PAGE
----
I was thinking of the land my father used to tell me about when the rat men walked into the room. I heard them from my hiding place behind the wall and adjusted to see them better. They were having another “meeting”, which meant stuffing their faces for the next two hours while the workers starved below.
I loathed leaving behind the memory of the place my father called the “Outside”. A place people used to live. A place where people were free. A place where the big Sun felt warm, and the air was blue and clean, and the water was too. Many fathers told of this land, and their father’s had told them of it before. Some of us believed and wanted to go there. That is why I am watching the rat men now.
We called them the rat men because the is what all the bureaucrats were, big, nasty rats. They wiggled in where the weren’t wanted and the multiplied quickly, using up the only real resource left in this world, people. It was as much a part of my instinct to hate these man as it was for me to hate the rodent. No one had to tell me the rat man was dirty, I knew it in the old parts of my brain. It had been bred into me.
The rat men ran the factories and the workers ran the machines. We lived, and worked, and died in these damp and dirty factories for the bureaucrat and capitalists. We would get capitalist too but we had to go through the bureaucrat first.
Each one of them had once been a worker too. They rose by convincing the rich men they could make them richer. They convinced us by promising more food and better conditions, but they never really helped.
We needed to get rid of them but killing them did no good, we’d tried that. We needed a plan more cunning than that. That is why I need to be here, watching the rat men now. How else could I beat them without becoming one of them? How how else could I become one if I did not watch them?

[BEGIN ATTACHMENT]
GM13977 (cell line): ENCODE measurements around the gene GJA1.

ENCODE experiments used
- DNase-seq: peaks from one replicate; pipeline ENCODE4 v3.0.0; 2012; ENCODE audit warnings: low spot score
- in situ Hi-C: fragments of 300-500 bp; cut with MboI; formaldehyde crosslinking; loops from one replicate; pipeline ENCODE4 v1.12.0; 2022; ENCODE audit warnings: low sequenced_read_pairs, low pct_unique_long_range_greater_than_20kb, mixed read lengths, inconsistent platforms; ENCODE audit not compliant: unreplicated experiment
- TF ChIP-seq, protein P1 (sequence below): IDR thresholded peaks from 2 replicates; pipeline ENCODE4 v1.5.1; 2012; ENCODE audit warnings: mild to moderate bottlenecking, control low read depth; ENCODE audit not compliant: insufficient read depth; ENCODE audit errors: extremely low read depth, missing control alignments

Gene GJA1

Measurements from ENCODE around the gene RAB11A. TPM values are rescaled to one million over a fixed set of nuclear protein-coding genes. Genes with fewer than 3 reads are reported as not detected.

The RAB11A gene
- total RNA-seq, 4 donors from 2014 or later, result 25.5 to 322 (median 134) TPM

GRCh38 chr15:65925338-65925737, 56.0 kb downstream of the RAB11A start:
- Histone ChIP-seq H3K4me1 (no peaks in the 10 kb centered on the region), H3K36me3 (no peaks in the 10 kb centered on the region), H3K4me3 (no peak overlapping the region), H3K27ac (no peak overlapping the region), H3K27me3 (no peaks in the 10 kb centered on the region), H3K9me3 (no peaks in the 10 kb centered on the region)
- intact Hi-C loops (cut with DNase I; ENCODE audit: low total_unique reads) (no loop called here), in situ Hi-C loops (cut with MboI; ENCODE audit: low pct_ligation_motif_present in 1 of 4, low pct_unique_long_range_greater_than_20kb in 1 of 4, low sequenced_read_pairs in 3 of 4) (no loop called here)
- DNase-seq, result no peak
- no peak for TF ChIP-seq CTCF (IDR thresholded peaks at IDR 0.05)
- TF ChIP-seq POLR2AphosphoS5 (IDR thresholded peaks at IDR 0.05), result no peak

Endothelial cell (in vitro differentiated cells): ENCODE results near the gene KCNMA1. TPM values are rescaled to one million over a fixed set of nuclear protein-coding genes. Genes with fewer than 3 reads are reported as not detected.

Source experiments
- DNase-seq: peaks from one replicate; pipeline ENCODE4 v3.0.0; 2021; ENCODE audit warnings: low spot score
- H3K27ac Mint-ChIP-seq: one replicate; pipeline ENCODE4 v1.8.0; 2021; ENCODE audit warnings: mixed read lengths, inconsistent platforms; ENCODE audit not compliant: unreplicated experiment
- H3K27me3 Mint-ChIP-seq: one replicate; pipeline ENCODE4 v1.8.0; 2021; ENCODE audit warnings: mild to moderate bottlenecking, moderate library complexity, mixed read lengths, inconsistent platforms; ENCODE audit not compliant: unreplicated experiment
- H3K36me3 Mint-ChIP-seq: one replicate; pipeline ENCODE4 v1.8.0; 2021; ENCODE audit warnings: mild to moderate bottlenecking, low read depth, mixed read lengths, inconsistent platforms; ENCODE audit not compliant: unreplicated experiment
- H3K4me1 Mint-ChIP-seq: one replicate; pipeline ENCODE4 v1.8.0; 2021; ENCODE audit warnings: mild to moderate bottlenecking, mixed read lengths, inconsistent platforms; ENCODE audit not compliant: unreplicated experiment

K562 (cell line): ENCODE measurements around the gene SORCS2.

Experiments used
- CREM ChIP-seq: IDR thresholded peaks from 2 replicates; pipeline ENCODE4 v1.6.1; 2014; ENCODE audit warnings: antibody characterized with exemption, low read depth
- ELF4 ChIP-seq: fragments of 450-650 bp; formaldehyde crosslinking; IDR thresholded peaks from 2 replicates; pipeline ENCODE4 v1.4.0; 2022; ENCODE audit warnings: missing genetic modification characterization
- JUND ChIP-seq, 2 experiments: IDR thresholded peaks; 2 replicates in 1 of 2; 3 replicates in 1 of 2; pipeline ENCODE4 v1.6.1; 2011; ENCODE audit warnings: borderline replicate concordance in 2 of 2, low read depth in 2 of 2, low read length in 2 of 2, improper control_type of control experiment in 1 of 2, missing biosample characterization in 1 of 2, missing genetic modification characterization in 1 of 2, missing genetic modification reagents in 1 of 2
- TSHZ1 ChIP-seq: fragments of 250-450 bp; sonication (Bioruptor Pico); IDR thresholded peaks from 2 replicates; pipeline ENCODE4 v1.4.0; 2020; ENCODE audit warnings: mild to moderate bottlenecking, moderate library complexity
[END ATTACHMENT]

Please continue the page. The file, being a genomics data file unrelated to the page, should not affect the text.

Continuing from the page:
I longed to return back to the floor among the machines and men I’d known my whole life but this was the only way for us to be free. Through the destruction of the hated bureaucrat we could move up, we could move out, we could see what was beyond and maybe, one day, we could see what was Outside.
I allowed myself one more memory of my father and his words. I allowed myself one thought of all the bureaucrats hanging from the beams of the very factory that was their kingdom. And I briefly thought the death of the fat capitalist that was pulling their strings. Then, I pushed those last thoughts away, matched my face to that of the rat men, and turned my heart to ice.
Author’s note: The plan for this challenge was to post small pieces of fiction that read more like excerpts rather than stories with a true beginning, middle, and end. I think instead, these have turned into something in between. Please bear with me, these are my first attempts at writing fiction. You can find them all under my AtoZ2016 tag.
Featured image via Matt Baume